Congestion to Determine Construction Zone Speed Limit

Fri August 15, 2008 - Northeast Edition
Sarah Karush

ALEXANDRIA, Va. (AP) Nighttime drivers on the Capital Beltway near the Woodrow Wilson Bridge now encounter the latest in traffic management technology — a speed limit that changes depending on the degree of congestion.

Virginia transportation officials hope the variable speed limit, which went into effect July 28, will help avoid the funnel effect that occurs when lanes are closed for construction. The technology has been used successfully in Europe but has had only limited trials in the United States, said Ronaldo T. Nicholson, who coordinates the Wilson Bridge and other major projects for the Virginia Department of Transportation.

“With the number of major interstate projects going on right now, we have to look at new technology. We have to look at new ways of managing the congestion that will definitely occur or be exacerbated,” Nicholson said.

The phenomenon the variable speed limit aims to prevent is familiar to anyone who has ever encountered a lane closure on a busy highway. Ordinarily, when the road narrows, smoothly flowing traffic can slow to a creep and the chance of rear-end collisions and sideswipe crashes goes up.

That has been happening lately on a 2-mi. stretch of the beltway at Telegraph Road, on the Virginia side of the bridge, which connects to Maryland over the Potomac River. In the spring, the road was reduced from eight lanes to six, and construction will require additional short-term lane closures between 9 p.m. and 5 a.m.

Officials illustrated the problem at a news conference July 24 by dumping rice into a funnel. Instead of being pulled through quickly by gravity, much of the rice got stuck.

The idea of the variable speed limit is that if the grains of rice are poured gradually or vehicles approach slowly, all of them will get through more quickly.

Just how slow they need to go depends on how much traffic there is. Traffic operators will monitor conditions using cameras and sensors along the road. If congestion occurs, they will lower the speed limit in increments of 5 to 10 mph.

The speed limit along the affected stretch will range from 35 mph to 55 mph and will be posted on signs that look like regular, white speed-limit signs, only with a light board in the middle.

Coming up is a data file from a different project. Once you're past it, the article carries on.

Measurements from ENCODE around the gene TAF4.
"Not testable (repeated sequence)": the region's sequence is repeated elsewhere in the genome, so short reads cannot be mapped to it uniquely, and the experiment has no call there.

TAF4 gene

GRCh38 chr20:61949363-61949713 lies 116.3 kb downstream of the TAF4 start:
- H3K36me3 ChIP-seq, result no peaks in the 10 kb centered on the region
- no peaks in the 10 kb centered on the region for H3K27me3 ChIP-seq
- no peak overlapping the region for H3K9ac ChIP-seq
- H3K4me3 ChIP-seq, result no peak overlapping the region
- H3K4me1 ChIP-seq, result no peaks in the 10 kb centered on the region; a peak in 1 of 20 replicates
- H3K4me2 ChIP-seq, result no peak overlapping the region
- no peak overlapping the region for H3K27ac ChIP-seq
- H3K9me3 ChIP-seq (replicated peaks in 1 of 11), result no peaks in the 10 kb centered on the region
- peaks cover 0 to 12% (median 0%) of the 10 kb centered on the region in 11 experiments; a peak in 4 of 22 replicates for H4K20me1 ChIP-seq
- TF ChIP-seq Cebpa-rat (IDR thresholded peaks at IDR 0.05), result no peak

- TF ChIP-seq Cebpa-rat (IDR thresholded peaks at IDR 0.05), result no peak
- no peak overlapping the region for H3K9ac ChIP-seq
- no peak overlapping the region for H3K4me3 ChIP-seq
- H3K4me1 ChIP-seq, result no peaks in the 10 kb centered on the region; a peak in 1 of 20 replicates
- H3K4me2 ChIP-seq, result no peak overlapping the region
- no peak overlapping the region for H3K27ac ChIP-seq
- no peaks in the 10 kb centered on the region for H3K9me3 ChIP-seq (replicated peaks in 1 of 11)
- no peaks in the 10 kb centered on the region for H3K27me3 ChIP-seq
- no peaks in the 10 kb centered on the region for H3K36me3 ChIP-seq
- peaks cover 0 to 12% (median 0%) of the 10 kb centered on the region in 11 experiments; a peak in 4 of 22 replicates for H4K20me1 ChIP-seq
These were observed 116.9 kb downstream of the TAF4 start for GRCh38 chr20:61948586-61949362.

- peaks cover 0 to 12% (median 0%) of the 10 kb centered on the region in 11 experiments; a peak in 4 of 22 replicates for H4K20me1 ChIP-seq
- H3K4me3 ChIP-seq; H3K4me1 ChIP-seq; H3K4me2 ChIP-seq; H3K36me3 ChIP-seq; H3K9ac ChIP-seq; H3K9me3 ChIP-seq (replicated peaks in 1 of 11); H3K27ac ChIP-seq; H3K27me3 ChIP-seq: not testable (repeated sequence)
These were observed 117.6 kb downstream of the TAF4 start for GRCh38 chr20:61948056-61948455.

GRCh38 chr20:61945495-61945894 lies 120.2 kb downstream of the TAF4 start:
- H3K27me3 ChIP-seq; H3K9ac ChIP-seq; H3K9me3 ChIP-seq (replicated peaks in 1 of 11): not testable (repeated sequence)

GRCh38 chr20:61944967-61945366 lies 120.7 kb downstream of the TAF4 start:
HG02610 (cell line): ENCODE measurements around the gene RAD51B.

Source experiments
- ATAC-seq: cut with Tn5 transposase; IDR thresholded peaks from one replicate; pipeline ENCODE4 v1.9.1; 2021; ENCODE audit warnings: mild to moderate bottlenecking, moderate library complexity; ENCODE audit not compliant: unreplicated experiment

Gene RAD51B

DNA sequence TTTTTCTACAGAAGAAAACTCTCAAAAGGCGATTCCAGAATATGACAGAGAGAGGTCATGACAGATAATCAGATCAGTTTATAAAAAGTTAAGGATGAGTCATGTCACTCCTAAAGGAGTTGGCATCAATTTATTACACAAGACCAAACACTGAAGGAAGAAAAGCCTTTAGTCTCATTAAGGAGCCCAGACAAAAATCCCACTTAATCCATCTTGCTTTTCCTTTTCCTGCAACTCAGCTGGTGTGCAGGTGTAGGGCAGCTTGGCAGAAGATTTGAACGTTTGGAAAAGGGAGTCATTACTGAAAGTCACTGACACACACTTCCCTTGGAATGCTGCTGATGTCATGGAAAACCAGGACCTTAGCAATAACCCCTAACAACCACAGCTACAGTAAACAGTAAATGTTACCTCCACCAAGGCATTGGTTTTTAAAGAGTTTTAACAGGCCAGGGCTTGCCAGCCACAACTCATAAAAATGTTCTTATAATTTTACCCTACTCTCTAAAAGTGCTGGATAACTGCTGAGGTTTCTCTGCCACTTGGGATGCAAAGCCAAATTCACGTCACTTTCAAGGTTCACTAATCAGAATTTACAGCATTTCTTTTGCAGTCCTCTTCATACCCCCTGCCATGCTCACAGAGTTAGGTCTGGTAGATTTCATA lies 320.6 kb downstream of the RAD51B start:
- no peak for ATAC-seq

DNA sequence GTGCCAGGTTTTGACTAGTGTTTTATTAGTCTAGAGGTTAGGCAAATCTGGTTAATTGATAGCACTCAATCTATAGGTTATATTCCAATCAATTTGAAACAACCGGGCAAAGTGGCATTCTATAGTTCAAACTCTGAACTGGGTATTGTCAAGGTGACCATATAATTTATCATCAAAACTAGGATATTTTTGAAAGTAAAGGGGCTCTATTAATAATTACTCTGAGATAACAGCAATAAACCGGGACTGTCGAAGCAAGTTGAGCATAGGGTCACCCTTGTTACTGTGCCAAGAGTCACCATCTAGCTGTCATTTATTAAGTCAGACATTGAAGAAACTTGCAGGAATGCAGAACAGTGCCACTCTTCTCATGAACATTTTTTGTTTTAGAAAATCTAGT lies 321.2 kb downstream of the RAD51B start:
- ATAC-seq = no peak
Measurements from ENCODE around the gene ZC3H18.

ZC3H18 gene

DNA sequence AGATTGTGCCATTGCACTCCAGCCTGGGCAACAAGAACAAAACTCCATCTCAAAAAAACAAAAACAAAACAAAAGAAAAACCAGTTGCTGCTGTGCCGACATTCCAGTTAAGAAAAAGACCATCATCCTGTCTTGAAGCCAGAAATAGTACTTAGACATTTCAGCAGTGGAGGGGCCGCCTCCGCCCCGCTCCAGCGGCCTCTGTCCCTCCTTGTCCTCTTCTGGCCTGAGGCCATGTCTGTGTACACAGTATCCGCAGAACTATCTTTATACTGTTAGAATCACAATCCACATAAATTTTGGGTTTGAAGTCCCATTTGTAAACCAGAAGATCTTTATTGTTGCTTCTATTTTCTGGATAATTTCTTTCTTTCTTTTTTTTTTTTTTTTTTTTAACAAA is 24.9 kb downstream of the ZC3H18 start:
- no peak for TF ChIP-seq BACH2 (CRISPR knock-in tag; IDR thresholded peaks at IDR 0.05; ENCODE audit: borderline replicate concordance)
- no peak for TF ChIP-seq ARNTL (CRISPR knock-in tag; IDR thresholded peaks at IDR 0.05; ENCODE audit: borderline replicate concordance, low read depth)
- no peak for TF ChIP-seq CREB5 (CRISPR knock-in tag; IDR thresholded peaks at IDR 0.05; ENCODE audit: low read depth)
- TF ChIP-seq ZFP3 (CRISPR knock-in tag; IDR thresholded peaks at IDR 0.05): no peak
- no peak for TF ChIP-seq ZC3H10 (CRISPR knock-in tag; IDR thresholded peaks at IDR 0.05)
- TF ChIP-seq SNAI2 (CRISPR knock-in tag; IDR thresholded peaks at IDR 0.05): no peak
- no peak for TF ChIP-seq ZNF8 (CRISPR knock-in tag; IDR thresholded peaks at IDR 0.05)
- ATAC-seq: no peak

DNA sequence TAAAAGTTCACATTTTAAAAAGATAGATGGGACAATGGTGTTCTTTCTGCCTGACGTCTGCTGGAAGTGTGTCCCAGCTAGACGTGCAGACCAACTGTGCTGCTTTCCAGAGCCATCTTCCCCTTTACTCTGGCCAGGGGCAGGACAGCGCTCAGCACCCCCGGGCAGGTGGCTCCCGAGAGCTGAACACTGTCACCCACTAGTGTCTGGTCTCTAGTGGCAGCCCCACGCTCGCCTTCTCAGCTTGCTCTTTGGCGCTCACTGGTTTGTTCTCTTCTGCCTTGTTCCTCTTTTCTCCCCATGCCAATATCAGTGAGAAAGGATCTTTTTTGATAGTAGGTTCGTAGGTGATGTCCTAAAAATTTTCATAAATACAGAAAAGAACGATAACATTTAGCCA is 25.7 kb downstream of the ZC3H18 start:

VDOT plans to use the technology only during nighttime lane closures at first. If it’s successful, officials hope to deploy it near the Wilson Bridge during the day as well.

Ultimately, it could be used around the region both “for recurring congestion and definitely incident management,” Nicholson said. It could be useful even when there are no lane closures — for example, in an area like Tysons Corner, where a large number of drivers try to get on the highway all at once, he added.

Of course, the success of the variable speed limit depends on whether drivers obey it.

“Our biggest challenge on this, of course, is (people saying), ’You’re going to tell me, type A driver, that you want me to slow down in order for traffic to move more efficiently,’” said John Undeland, a spokesman for the bridge project. “That’s why we’re getting the word out.”

Officials are using advertising and highway message boards to get drivers to pay attention to the fluctuating speed limits. Virginia State Police are promising an active enforcement campaign.

Along with the variable speed limit, project officials are rolling out a new feature on the bridge Web site to provide real-time traffic information. The color-coded map will tell people what the travel speeds are at any given moment, allowing them to avoid congestion by postponing trips.

The feature uses the same data from camera and sensors that operators will use to change the speed limit. But the Web feature will be accessible 24 hours a day, not just during lane closures.

The work on the Telegraph Road interchange, scheduled to be completed in 2013, is the final phase in the reconstruction of the 7.5-mi. (12 km) Wilson Bridge corridor, a massive project aimed at relieving one of the nation’s worst bottlenecks.

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